Lavender and Barn Door

Lavender and Barn Door

Lavender in bloom contrasts beautifully with an old barn door in a Sonoma Valley vineyard

On the last few days of our trip to California we stayed in Napa and visited both the Napa and Sonoma valleys. I quickly became educated as to which is which and the virtues that each have to offer. Let’s just say that each is beautiful and each has its own unique qualities. No matter which one is your favorite, neither is a bad place to hang your hat at the end of the day.

Even though we had just met them, we were treated like royalty by our new friends, Andy and Kelli VomSteeg. They toured the area with us and gave us insights that we would never had gotten if we had stayed near our hotel room. In fact, this picture is an illustration of that. On our way from a private winery tour to a dinner party I somehow mentioned that I’d love to photograph a lavender field in bloom. Of course, the only lavender field I recalled seeing was in France. But, they quickly pointed out that there was a beautiful winery nearby that had a lavender field in it. So, I quickly went from wanting to photograph a lavender field to actually standing in one and taking shots. Incredible.

The lavender was planted in long rows that were really beautiful to capture. So, once I had taken my fill, we headed to the car to leave. Literally on the way out I spotted this old shed or barn at the edge of the field. It caught my eye because of the cool farm implements hanging on the door and the way the colorful lavender contrasted against the rustic texture of the doors. Hopefully it’s beautiful to you as well. Enjoy.


Summer on the Big Sur Coast

Summer on the Big Sur Coast

Wildflowers at your feet, seagulls overhead, fog clinging to the coastal range, and surf crashing below make the Big Sur coast a national treasure

The drive from San Simeon to Carmel should take two hours or so. In fact it’s an all day affair because you find yourself yanking your car into every overlook to drink in yet another incredible view. Just when you think it can’t become any more beautiful, it does – and often exponentially so. It’s just incredible how the combination of the coastal mountains, fog clinging to the coast, sunlight dancing in and out, wildflowers blooming, dramatic cliffs, and often the road itself can make a million different images, all unique and equally beautiful.

Such is the Big Sur coast. There are other beautiful drives in the world and I’ve been able to experience many of them. This may not be the most beautiful stretch of road in the world, but I’d say it’s in anyone’s top ten. It’s that dramatic and beautiful.

We were nearing Carmel Highlands where we would be spending the next couple of days when I noticed wildflowers filling the fields between the Pacific Coast Highway and the Pacific Ocean. I just couldn’t resist seeing what the actual coast would look like the few hundred yards away. So, my long-suffering wife patiently picked up her book and encouraged me to take a while to go scout and shoot what I saw. Have I mentioned how patient she is with my photography addiction?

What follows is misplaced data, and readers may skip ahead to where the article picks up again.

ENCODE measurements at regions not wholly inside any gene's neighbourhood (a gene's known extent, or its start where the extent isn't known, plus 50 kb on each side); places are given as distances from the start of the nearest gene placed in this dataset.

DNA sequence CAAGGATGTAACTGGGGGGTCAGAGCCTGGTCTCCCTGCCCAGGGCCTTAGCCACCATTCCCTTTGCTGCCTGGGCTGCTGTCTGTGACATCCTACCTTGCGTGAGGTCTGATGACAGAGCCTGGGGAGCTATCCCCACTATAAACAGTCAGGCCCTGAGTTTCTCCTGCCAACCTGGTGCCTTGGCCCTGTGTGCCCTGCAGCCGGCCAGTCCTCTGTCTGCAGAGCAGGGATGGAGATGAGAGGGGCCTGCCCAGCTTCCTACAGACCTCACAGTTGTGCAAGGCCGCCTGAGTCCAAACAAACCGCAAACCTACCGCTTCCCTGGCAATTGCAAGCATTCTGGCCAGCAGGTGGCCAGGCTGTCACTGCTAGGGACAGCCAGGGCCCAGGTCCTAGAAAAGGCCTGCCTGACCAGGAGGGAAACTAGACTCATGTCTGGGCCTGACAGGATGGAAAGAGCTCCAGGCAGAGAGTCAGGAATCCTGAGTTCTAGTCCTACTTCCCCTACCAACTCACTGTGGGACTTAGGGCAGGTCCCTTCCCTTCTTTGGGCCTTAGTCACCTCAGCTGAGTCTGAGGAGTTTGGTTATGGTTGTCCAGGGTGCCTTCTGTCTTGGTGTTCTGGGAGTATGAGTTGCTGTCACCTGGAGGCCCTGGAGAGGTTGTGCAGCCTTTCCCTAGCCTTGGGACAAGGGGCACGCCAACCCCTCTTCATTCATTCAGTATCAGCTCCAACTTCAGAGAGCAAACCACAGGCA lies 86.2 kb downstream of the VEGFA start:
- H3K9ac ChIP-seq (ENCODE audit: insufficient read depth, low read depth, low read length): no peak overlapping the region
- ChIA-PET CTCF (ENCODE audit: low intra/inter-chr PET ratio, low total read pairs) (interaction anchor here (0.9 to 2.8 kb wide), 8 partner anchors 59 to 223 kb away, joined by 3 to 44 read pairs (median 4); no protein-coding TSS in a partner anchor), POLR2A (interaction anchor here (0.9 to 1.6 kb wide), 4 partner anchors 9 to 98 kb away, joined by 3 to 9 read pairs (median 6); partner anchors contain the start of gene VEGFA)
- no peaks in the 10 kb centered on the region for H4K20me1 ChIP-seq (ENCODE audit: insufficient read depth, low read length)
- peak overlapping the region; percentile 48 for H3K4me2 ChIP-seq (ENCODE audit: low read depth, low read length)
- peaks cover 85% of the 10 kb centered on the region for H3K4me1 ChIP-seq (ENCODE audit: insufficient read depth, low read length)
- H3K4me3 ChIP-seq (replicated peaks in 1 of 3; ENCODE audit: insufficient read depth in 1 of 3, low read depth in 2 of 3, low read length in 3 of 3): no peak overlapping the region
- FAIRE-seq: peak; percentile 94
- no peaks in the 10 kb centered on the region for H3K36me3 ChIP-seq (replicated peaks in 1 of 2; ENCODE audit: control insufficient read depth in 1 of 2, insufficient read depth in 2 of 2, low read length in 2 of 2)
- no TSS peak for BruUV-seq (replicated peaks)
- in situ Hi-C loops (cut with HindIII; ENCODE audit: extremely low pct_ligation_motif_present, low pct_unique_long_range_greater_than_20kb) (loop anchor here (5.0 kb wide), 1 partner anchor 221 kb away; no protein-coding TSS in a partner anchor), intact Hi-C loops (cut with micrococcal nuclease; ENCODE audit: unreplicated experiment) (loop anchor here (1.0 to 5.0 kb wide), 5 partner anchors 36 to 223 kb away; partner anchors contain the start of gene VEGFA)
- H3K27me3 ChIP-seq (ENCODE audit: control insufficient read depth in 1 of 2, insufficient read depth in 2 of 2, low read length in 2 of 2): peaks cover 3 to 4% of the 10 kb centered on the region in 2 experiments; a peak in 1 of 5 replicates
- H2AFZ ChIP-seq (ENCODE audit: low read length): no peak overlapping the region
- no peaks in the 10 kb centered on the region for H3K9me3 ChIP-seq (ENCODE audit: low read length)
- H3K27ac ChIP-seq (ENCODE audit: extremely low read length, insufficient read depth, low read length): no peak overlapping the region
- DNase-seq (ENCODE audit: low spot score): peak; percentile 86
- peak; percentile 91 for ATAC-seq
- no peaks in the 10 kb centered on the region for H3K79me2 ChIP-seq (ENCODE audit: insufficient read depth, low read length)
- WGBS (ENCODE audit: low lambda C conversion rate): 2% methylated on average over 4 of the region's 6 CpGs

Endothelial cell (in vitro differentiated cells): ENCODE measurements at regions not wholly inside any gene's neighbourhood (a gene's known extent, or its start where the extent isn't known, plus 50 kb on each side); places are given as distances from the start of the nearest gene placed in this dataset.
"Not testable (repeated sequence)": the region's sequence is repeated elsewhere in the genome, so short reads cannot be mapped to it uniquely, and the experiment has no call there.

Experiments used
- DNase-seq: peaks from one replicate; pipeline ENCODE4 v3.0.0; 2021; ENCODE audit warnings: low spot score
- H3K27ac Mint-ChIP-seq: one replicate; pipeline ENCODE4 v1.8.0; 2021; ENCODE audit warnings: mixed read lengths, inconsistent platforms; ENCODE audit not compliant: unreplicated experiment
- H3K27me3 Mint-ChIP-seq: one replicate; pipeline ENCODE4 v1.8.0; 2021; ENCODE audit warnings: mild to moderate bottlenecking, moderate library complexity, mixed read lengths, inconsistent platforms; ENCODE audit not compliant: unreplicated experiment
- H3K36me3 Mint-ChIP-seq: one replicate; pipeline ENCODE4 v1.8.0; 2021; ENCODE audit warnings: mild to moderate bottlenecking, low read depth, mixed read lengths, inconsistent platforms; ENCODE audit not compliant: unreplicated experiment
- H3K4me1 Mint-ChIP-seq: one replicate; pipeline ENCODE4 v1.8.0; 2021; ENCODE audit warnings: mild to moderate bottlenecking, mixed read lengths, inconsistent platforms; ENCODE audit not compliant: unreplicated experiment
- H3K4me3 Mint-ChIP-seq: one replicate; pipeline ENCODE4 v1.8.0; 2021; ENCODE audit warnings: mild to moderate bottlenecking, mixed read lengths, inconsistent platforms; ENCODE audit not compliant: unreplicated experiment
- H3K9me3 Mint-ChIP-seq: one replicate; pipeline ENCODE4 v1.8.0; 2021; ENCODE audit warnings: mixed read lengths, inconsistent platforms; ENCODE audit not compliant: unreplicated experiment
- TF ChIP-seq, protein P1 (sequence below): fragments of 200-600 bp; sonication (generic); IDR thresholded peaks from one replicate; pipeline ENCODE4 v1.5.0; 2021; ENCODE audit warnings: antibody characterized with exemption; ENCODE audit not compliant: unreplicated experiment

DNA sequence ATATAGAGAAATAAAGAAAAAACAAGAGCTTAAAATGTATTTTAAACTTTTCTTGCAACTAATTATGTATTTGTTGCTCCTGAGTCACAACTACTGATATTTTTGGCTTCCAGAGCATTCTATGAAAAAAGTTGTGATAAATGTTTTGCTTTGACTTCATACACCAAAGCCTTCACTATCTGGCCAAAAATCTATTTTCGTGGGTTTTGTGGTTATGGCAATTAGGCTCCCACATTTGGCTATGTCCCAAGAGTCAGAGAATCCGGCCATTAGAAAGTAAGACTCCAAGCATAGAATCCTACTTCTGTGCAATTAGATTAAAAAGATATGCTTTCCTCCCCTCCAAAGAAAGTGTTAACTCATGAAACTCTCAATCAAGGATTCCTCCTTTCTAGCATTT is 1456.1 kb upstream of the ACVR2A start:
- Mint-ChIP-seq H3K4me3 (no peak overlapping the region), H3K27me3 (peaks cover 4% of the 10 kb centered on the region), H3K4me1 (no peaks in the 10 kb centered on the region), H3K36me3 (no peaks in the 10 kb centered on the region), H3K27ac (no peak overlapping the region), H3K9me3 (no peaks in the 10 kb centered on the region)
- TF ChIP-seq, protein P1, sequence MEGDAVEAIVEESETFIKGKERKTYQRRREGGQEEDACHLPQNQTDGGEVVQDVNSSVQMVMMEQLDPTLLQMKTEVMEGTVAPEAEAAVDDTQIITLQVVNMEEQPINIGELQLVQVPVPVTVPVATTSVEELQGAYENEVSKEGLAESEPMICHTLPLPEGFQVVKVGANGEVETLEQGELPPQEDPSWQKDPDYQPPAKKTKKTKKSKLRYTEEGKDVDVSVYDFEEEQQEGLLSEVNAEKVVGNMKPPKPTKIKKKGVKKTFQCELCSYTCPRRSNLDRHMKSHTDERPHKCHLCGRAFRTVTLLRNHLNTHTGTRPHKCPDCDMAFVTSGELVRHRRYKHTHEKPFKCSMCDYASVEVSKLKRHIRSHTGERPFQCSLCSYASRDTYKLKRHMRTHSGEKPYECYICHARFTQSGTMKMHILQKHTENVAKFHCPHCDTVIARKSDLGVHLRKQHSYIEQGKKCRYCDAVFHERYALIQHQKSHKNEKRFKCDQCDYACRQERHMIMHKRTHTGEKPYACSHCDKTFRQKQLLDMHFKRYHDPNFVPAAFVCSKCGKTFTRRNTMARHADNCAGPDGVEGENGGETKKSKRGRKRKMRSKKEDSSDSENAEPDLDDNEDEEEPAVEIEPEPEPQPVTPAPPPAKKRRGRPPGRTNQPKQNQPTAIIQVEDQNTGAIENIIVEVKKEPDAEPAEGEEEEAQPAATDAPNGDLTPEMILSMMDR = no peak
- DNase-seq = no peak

Fortunately there were some well-worn paths through the vegetation leading to different vantage points along the cliffs. Apparently, this location is a fairly popular area for hikers and people walking their dogs. It’s not hard to imagine why. I can’t imagine a more beautiful place to hike while soaking in the views.

Unfortunately, I was so engrossed with getting to the vistas I expected, I totally missed the abundance of poison oak that was embedded in the vegetation – and I was wearing shorts. I wouldn’t find out for a couple of days, but this would turn out to be a big problem. I’m allergic to poison oak and ivy and I acquired the worst case I’ve ever had in my life. I don’t mean a few spots that turned into a rash. I mean my calves and lower thighs were covered in a rash that ultimately scabbed over and itched like nothing I’ve ever felt. I went through an entire bottle of poison ivy gel just trying to keep the itch under control. It took a full two months for the rash to go away entirely!

But even with the future onset of a nasty case of poison oak, the hike out through the brush was worth it. I rarely have one of these moments, but when the trail ended at the cliffs overlooking the Pacific, the scene literally took my breath away. In front of me stretched an uninterrupted view of the ocean to the horizon, blue sky, a golden beach, beautiful blue water and white foam intersecting with the coast, and a steep cliff side covered with native vegetation and flowers. It’s a scene that I can envision clearly as I write this post. It was beautiful and I took a few minutes just to soak it all in.

Then, I got to work. I moved up and down the cliff-top trail looking for a vantage point that captured as many of the elements of the scene as possible while still retaining a sense of composition that would fulfill my artistic vision. I finally found it in this spot. The view is north toward Carmel and captures all of the elements I described above. Patience added a small flock of birds lazily riding the wind down the coast and into my frame. It was a perfect moment in time for a landscape photographer – minus the nasty rash to come. But, all in all, it was worth it. Hopefully, this image and my words bring you a bit closer to that beautiful place in the world that is the Big Sur coast. Enjoy.

Setting Sun as Viewed from Moonstone Beach

Setting Sun as Viewed from Moonstone Beach

The setting sun descends into the Pacific over the rocks of Moonstone Beach

Although the sunset at Moonstone Beach was not as vibrant as I had hoped, it still turned out to be quite beautiful. The absence of clouds that could turn multi-hued pastel shades meant that all the rays of the setting sun could flood the beautiful California coastline. It’s magic hours like this that allow me to see at least one of the reasons California is called the Golden State. It certainly earned its nickname on this fine summer evening.

I had worked my way down the beach looking for vantage points and foregrounds that could showcase the setting sun and the rugged coastline. I finally settled on a rocky outcrop just off a local park where I could use the ocean as my foreground. I found this group of rocks that were absorbing the incoming tide where I could put the setting sun in the center of my frame.